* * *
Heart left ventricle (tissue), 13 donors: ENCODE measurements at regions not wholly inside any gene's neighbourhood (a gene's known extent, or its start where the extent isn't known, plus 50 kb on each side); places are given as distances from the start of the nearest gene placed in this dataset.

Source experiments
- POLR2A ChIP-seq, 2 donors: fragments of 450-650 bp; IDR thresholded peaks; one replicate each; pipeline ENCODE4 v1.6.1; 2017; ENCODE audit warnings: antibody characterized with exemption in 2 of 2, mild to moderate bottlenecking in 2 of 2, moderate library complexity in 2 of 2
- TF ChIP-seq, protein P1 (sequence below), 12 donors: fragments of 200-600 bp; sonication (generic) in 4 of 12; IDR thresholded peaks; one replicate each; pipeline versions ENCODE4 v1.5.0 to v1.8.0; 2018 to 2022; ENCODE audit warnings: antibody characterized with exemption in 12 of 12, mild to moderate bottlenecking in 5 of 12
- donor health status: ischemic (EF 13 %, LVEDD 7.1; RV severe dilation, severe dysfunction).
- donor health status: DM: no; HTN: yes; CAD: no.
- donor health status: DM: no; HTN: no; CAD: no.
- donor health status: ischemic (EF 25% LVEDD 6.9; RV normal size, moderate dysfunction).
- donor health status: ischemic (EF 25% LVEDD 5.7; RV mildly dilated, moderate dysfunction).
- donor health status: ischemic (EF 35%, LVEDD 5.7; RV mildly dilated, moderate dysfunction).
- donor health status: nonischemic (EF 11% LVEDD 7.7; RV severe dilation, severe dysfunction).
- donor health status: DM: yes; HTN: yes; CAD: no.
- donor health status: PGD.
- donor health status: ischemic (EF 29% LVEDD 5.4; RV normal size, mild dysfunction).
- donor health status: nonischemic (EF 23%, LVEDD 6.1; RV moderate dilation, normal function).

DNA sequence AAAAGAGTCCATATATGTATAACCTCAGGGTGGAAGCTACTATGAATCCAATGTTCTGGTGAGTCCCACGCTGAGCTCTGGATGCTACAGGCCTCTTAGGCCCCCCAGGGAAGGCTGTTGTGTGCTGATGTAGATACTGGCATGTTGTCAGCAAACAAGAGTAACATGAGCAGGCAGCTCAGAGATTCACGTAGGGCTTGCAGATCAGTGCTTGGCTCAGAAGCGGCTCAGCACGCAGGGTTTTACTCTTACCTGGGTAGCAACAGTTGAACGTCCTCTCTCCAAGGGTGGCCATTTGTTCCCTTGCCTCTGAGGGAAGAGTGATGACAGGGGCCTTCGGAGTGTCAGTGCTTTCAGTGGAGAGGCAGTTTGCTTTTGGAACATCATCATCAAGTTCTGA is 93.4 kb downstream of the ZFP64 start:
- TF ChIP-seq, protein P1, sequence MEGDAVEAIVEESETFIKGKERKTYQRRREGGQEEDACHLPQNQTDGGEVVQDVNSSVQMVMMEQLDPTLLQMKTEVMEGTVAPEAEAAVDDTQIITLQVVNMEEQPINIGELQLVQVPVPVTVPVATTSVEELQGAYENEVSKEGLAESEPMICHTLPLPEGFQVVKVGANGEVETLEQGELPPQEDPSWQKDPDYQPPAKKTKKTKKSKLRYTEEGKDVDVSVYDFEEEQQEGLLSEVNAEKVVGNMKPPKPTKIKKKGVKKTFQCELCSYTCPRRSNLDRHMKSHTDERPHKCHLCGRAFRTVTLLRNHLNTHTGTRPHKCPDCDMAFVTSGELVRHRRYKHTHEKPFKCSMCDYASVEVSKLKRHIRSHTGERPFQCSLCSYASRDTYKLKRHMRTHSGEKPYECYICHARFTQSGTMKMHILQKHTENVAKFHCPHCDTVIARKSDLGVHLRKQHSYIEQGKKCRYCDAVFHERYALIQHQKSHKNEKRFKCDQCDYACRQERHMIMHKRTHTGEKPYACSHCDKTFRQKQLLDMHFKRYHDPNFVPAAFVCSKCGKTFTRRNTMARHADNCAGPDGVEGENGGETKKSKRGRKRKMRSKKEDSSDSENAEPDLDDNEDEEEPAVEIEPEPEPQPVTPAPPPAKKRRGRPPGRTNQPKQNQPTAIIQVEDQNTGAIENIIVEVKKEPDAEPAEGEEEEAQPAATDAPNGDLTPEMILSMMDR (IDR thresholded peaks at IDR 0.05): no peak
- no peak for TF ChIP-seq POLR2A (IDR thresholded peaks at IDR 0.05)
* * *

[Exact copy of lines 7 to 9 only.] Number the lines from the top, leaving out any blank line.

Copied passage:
- donor health status: DM: no; HTN: no; CAD: no.
- donor health status: ischemic (EF 25% LVEDD 6.9; RV normal size, moderate dysfunction).
- donor health status: ischemic (EF 25% LVEDD 5.7; RV mildly dilated, moderate dysfunction).